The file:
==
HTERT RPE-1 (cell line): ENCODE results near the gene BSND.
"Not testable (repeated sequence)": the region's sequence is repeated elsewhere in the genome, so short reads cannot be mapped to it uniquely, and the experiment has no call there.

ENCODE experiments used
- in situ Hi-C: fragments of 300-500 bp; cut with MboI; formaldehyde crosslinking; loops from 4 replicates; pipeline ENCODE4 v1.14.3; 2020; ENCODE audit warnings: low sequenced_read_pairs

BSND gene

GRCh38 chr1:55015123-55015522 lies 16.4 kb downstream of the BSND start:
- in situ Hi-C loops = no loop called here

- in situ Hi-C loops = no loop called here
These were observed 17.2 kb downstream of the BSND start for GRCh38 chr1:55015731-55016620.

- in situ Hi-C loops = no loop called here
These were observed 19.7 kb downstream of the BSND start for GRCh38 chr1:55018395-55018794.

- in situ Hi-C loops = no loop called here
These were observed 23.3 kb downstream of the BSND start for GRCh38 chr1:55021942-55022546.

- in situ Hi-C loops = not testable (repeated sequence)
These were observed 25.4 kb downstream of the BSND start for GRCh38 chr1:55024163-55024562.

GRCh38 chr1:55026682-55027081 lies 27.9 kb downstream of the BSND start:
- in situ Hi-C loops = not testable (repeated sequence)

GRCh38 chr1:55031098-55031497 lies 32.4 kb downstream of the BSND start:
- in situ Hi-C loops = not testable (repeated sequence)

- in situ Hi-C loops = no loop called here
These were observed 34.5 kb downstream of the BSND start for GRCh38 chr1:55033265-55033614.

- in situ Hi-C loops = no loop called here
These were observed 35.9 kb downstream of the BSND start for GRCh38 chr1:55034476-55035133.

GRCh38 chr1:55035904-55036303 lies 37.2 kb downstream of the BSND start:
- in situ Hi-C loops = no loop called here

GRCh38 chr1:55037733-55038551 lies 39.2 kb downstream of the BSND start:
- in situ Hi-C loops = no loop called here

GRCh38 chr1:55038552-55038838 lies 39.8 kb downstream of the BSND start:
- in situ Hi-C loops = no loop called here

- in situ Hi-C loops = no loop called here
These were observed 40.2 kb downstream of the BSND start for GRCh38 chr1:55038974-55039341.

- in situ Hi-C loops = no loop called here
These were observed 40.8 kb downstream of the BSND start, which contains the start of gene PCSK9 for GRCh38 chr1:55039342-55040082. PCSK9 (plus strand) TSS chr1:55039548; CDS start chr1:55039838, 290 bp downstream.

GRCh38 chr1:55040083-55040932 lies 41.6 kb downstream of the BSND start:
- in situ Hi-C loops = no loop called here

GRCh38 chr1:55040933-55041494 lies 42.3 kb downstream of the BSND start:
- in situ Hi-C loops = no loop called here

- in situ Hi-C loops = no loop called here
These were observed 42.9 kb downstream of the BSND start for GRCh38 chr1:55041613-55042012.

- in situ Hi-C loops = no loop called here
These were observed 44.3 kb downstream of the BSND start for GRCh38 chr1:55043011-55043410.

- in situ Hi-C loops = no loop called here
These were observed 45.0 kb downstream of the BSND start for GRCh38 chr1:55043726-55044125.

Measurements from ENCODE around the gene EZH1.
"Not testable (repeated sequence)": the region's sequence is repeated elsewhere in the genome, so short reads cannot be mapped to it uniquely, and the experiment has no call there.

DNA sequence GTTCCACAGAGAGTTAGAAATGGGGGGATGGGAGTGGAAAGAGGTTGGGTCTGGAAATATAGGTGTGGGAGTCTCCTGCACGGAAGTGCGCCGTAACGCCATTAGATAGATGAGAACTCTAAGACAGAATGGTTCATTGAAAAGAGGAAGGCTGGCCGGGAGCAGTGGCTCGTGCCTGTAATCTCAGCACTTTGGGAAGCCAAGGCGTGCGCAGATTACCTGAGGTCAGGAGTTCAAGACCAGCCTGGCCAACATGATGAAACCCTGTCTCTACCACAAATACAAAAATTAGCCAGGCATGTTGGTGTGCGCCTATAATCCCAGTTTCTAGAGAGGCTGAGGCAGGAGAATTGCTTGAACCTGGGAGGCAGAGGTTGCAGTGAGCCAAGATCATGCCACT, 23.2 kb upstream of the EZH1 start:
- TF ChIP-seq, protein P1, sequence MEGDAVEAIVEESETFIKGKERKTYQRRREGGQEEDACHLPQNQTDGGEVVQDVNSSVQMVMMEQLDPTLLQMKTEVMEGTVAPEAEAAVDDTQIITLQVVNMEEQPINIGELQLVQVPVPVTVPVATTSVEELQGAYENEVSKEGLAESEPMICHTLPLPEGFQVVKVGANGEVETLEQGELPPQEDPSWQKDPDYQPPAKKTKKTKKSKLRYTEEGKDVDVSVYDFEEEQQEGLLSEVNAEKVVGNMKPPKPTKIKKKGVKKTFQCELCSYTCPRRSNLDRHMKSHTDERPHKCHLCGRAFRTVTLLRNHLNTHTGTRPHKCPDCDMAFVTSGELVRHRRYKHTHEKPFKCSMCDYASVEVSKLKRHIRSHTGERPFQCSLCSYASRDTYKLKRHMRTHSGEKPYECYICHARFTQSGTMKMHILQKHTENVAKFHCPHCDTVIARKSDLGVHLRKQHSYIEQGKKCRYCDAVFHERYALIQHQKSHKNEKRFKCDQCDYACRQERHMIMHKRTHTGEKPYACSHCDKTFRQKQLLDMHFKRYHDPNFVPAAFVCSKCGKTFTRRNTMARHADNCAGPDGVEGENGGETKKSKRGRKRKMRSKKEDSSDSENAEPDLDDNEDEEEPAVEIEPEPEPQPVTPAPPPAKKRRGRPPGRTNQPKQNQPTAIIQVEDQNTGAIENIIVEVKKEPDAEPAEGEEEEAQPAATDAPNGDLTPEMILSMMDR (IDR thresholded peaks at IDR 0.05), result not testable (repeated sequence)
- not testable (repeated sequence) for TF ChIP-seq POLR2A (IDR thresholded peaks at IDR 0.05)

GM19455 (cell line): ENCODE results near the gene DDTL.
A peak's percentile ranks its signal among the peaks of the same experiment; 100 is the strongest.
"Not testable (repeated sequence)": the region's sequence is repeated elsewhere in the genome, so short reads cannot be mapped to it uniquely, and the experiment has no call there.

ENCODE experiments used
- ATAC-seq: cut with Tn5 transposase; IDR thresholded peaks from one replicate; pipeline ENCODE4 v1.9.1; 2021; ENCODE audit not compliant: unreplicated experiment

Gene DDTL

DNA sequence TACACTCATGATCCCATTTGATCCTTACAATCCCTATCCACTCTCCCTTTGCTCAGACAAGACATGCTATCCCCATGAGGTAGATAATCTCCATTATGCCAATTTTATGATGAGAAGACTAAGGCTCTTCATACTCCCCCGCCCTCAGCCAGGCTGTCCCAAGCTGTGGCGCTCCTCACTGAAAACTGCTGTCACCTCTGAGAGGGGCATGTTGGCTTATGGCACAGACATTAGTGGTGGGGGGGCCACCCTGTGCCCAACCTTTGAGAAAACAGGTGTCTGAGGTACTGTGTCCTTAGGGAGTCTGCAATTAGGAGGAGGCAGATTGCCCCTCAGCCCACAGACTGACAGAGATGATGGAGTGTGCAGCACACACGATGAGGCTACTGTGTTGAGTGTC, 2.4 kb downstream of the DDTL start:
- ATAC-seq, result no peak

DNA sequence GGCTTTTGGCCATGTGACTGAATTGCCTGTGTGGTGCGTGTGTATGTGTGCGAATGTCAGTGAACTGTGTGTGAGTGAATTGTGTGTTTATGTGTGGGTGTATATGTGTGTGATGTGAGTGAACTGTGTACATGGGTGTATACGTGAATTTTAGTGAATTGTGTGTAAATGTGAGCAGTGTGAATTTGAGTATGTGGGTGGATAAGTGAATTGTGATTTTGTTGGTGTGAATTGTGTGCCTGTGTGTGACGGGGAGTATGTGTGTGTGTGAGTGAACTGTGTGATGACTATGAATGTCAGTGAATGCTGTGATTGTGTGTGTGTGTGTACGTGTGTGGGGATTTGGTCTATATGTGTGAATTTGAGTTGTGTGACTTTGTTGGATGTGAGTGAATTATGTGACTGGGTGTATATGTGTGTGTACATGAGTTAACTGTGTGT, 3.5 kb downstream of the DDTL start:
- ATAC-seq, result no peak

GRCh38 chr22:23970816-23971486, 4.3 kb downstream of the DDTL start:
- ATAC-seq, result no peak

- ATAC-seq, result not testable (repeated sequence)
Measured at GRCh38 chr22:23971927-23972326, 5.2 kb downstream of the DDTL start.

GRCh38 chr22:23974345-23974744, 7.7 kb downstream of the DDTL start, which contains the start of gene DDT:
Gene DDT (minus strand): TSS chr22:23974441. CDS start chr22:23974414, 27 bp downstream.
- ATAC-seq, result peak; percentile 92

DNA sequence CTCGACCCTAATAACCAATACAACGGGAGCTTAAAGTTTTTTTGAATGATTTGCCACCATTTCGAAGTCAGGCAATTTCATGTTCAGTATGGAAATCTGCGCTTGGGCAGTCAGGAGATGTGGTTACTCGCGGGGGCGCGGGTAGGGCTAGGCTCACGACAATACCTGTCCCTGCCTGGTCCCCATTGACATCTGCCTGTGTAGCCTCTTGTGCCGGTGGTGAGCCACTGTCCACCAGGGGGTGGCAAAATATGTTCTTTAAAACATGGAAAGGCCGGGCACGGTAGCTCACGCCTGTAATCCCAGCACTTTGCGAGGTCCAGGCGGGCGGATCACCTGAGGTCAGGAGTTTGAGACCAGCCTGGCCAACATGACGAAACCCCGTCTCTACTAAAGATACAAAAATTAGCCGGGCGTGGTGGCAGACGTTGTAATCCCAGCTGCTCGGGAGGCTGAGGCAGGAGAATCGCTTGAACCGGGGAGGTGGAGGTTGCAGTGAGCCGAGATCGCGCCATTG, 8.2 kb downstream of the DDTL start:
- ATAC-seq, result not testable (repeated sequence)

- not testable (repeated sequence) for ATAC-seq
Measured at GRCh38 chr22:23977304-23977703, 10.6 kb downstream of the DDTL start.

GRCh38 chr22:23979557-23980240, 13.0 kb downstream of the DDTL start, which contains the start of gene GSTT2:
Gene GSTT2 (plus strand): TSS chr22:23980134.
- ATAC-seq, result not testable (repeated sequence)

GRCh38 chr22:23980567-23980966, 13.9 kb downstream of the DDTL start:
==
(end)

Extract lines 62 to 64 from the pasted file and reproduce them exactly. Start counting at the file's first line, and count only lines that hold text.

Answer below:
Measured at GRCh38 chr22:23971927-23972326, 5.2 kb downstream of the DDTL start.

GRCh38 chr22:23974345-23974744, 7.7 kb downstream of the DDTL start, which contains the start of gene DDT:
Gene DDT (minus strand): TSS chr22:23974441. CDS start chr22:23974414, 27 bp downstream.